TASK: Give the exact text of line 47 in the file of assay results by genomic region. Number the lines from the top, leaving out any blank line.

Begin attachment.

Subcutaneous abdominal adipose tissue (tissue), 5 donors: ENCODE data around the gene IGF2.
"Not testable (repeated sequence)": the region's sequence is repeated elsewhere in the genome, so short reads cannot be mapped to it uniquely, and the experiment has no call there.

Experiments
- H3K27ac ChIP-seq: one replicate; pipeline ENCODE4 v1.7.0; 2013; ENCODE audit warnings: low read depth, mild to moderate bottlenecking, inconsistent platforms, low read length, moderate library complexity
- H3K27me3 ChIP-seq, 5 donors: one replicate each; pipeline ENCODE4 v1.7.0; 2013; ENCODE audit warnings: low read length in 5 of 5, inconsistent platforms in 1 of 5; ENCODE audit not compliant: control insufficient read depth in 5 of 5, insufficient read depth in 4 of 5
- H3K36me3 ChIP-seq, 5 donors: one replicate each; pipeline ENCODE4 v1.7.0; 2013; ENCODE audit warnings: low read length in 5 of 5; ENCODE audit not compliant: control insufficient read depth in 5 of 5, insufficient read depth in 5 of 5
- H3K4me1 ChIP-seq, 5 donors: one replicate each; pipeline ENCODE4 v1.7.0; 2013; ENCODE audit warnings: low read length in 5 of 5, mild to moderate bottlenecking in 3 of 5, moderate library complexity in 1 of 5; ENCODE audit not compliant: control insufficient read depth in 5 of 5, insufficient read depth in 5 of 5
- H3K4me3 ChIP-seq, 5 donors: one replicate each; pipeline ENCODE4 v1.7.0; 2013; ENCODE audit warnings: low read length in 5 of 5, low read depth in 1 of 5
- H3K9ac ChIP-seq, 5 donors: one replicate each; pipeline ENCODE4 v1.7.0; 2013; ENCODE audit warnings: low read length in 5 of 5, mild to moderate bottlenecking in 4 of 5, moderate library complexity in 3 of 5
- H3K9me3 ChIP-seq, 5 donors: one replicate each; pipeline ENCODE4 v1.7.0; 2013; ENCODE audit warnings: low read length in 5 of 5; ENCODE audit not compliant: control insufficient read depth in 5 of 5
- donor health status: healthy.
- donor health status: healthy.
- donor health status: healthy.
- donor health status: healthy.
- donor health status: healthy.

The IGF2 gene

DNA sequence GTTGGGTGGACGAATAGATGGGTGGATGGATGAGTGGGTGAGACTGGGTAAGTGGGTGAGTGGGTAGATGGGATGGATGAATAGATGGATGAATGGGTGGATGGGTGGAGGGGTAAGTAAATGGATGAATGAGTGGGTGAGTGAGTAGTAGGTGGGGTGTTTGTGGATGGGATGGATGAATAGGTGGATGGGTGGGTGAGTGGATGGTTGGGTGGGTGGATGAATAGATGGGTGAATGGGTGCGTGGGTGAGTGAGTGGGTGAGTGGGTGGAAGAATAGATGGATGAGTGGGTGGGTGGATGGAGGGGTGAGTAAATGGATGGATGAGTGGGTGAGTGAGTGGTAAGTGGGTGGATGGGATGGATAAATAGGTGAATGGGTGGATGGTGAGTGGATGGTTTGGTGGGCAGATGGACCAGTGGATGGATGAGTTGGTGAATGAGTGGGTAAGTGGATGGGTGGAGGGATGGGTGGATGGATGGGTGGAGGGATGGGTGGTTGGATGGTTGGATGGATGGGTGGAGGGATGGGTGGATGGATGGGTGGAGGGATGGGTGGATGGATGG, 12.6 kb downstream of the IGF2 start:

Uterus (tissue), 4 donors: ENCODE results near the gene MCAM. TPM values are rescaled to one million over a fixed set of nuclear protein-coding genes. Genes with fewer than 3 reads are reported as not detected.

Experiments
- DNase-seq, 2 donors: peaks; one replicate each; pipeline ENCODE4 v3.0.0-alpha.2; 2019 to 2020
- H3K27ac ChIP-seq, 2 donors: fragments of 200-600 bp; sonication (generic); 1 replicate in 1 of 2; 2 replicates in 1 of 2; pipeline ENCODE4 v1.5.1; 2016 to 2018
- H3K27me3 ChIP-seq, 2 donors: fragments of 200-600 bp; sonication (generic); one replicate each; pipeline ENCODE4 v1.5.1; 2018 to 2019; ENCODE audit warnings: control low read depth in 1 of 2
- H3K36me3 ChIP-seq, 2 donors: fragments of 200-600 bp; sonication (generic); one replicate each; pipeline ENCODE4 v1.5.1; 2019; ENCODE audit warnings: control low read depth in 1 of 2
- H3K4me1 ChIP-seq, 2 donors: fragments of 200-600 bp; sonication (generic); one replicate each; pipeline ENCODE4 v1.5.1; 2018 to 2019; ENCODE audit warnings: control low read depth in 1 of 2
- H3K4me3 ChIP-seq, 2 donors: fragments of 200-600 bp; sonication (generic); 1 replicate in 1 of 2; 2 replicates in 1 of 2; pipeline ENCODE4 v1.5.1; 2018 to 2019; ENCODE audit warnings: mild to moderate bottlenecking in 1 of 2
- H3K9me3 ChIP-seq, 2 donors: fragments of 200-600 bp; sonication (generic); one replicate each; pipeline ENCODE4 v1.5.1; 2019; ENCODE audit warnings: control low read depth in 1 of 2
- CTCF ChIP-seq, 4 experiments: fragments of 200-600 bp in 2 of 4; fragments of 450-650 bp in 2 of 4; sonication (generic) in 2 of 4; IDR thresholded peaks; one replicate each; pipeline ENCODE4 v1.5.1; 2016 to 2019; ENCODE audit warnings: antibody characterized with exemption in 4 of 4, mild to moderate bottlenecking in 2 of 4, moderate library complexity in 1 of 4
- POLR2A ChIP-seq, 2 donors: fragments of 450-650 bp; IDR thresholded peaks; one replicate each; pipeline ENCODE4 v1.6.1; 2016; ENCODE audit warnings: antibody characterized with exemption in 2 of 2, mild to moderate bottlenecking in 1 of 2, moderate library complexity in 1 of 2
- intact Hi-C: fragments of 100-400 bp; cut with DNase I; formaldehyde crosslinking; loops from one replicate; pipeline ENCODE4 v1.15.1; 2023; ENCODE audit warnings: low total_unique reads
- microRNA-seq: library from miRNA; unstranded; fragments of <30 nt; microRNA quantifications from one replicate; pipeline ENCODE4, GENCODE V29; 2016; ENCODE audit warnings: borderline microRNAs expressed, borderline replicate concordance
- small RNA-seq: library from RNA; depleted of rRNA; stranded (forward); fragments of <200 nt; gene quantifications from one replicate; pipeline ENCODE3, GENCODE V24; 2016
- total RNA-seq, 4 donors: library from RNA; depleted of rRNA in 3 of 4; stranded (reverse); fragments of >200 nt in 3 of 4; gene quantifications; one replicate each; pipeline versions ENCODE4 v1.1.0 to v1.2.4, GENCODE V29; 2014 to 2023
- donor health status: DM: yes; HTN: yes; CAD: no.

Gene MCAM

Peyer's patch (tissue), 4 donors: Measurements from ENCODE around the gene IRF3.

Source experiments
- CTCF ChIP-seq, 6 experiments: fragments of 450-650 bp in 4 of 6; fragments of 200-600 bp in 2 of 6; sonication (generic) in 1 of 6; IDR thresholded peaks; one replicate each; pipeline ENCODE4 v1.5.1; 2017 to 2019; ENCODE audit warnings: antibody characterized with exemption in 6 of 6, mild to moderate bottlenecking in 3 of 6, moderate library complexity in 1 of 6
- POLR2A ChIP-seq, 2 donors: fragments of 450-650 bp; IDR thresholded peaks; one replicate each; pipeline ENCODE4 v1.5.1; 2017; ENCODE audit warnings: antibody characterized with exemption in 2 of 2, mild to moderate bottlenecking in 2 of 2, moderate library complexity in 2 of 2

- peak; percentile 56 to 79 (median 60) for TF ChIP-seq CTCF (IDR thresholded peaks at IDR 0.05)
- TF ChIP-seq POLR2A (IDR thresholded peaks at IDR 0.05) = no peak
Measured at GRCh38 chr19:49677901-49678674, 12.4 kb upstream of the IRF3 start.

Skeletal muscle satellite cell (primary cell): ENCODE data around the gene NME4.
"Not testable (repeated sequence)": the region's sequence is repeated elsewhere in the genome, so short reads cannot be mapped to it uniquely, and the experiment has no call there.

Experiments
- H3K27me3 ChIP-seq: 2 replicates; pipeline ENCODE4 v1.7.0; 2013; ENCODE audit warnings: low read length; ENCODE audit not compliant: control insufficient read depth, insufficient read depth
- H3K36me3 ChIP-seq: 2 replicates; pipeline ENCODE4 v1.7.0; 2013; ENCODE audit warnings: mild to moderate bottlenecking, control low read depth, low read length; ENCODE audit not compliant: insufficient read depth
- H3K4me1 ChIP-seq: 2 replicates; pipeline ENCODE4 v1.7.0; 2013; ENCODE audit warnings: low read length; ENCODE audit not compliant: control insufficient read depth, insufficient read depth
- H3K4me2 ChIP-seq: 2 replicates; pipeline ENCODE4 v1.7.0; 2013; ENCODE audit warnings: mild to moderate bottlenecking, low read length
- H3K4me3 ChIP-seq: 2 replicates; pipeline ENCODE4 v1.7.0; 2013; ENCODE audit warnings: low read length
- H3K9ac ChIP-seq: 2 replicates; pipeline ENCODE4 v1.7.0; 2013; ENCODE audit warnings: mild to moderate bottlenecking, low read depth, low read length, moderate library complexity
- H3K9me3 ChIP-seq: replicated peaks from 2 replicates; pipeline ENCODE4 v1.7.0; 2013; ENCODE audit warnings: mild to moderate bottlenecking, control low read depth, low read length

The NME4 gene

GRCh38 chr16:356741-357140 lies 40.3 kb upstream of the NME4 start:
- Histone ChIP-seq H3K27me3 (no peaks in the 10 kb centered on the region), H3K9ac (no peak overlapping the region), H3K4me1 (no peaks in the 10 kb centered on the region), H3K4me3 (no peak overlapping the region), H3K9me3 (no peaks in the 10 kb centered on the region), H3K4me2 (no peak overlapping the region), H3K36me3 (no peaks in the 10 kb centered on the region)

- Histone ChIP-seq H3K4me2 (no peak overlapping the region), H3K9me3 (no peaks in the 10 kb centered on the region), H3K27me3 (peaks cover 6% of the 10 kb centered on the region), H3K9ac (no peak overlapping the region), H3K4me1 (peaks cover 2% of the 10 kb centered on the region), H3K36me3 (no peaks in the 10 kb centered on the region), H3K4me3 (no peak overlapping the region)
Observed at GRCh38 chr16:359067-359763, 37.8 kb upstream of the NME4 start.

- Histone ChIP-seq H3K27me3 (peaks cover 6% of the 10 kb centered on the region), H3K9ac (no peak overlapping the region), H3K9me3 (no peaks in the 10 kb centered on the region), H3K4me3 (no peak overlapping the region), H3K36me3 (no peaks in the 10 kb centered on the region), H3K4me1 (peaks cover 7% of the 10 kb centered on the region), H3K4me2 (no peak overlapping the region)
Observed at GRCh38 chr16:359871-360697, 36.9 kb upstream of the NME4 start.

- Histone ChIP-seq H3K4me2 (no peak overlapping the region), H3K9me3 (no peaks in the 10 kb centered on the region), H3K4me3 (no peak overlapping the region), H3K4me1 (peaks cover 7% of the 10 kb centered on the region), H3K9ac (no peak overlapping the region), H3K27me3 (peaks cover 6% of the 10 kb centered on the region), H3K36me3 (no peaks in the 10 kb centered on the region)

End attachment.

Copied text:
- H3K4me1 ChIP-seq: 2 replicates; pipeline ENCODE4 v1.7.0; 2013; ENCODE audit warnings: low read length; ENCODE audit not compliant: control insufficient read depth, insufficient read depth